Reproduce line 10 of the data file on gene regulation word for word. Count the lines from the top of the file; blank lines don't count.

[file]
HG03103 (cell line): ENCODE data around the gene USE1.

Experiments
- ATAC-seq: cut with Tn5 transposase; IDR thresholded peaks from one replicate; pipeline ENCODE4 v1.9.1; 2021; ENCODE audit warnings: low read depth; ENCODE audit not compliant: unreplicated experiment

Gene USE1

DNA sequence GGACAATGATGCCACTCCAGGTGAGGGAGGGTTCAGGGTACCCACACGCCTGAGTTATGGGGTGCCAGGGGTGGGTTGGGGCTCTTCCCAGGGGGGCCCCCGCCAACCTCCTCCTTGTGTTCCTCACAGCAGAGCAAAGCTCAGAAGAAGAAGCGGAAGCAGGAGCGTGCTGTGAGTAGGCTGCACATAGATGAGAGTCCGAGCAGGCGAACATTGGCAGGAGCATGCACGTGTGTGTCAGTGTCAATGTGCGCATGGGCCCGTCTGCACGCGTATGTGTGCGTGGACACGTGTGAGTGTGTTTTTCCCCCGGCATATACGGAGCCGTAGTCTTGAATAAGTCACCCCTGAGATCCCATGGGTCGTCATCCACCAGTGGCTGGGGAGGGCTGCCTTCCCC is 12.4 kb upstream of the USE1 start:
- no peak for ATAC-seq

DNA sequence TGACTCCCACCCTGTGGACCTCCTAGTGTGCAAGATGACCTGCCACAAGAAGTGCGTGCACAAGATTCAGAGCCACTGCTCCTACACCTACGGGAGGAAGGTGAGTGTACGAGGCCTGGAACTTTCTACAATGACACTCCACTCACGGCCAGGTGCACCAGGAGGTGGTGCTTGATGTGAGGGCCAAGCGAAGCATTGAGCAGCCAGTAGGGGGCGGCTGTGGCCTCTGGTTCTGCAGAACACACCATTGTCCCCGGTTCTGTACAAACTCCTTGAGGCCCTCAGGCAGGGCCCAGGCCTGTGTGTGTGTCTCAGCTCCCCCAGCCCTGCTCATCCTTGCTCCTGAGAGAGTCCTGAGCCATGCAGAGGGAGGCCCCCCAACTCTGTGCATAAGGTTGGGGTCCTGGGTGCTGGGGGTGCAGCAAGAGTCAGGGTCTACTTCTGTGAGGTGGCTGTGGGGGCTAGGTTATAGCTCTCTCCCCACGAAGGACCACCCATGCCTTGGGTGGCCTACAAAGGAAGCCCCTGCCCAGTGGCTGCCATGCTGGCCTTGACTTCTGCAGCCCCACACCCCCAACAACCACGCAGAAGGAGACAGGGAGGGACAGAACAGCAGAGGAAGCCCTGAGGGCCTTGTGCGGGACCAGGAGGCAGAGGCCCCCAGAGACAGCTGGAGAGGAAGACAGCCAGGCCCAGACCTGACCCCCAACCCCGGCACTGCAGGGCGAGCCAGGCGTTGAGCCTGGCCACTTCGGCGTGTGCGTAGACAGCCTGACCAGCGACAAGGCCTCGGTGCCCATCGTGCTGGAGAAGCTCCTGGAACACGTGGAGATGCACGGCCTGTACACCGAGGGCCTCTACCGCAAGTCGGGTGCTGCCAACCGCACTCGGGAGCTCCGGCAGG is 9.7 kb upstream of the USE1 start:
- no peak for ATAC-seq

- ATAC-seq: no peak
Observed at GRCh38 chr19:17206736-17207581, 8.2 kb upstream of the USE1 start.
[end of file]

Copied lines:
Observed at GRCh38 chr19:17206736-17207581, 8.2 kb upstream of the USE1 start.